Ice Climber Films Himself Battling Avalanche 400 Feet Above Ground With No Safety Equipment

Ice Climber Films Himself Battling Avalanche 400 Feet Above Ground


  • An ice climber was caught in an avalanche 400 feet above ground without any safety equipment and documented the terrifying ordeal on camera
  • Leland Nisky was working his way up a mountain in Colorado by himself when he was suddenly pummeled by snow
  • Check out more crazy climbing incidents here

There are plenty of people who are able to derive a great deal of enjoyment in life by engaging in the kind of pursuits that would make the average person’s heart race just by thinking about them; the adrenaline junkies who don’t think twice about jumping out of a perfectly good airplane or taking on the biggest waves on the planet.

However, there are others who aren’t simply satisfied with pushing things to the limit but seemingly take joy in tempting fate to the most extreme degree imaginable— like Alex Honnold, the mountain climber featured in Free Solo, the 2018 documentary that doubled as a butthole exercise video thanks to the harrowing footage of him scaling El Capitan without any ropes.

Now, I’d like to introduce you to another mad lad named Leland Nisky, an ice climber who works as an alpine guide and documents a number of his excursions on Instagram.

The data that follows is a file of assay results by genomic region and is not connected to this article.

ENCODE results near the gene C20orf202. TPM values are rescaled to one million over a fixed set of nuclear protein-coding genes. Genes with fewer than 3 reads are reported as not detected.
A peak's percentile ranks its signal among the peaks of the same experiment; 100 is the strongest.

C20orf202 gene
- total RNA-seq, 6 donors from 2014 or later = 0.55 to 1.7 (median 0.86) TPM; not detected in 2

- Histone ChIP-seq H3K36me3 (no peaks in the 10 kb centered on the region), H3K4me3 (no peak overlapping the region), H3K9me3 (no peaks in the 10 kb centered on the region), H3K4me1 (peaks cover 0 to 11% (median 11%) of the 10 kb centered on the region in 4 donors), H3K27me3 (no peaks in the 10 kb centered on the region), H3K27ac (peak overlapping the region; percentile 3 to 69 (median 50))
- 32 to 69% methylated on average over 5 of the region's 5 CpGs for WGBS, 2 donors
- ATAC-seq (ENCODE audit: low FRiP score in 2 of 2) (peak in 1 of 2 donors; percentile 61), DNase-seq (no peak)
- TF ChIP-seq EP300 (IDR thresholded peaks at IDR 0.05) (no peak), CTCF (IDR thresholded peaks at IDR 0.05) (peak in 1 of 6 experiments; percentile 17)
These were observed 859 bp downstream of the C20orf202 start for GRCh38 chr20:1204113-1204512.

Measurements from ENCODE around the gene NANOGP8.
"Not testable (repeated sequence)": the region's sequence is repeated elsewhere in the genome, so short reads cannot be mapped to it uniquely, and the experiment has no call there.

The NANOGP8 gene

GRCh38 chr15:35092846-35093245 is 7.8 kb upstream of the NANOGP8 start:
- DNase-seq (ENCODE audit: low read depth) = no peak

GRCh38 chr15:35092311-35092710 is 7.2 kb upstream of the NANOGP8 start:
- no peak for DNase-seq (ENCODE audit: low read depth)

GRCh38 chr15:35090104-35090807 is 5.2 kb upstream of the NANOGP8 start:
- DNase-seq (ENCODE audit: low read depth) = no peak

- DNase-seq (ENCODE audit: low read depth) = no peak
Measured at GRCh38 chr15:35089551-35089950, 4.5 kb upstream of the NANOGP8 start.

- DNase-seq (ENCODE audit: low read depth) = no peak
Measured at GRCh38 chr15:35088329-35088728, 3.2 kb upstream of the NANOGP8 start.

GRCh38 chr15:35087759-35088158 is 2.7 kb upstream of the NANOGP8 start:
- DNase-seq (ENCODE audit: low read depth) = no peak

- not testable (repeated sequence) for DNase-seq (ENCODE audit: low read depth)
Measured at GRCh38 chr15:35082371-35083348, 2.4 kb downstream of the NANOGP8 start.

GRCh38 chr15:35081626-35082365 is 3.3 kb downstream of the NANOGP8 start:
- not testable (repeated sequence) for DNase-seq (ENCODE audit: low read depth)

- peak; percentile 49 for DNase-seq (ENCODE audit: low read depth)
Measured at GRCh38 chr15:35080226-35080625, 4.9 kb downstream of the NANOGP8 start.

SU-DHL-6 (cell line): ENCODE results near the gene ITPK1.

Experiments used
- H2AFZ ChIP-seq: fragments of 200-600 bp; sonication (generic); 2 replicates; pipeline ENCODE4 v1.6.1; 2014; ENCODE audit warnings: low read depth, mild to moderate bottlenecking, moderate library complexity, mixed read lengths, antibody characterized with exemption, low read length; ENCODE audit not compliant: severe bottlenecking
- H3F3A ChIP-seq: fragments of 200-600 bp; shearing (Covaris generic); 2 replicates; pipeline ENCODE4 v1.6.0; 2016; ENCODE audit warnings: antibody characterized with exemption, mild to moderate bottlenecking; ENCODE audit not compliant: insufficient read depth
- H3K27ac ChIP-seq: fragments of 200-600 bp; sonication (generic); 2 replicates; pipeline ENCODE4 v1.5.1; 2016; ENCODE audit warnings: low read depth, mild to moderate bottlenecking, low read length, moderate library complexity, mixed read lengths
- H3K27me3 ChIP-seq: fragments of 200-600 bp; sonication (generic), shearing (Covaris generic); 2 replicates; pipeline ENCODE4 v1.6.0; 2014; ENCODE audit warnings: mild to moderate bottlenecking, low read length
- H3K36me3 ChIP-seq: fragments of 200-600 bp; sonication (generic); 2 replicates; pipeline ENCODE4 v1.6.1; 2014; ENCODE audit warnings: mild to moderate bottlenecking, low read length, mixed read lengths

That includes one climb that was a subject of a post earlier this month, as Nisky uploaded a terrifying video of himself hanging onto his axes for dear life after encountering an avalanche on a mountain in Colorado that pummeled him with snow while he was 400 feet above the ground with no safety equipment to turn to for backup.

As you can see, Nisky managed to escape unscathed (aside from any mental trauma he may have to grapple with as a result).

[Insert your preferred “NOPE!” GIF here]

Connor Toole avatar and headshot for BroBible
Connor Toole is the Deputy Editor at BroBible. He is a New England native who went to Boston College and currently resides in Brooklyn, NY. Frequently described as "freakishly tall," he once used his 6'10" frame to sneak in the NBA Draft and convince people he was a member of the Utah Jazz.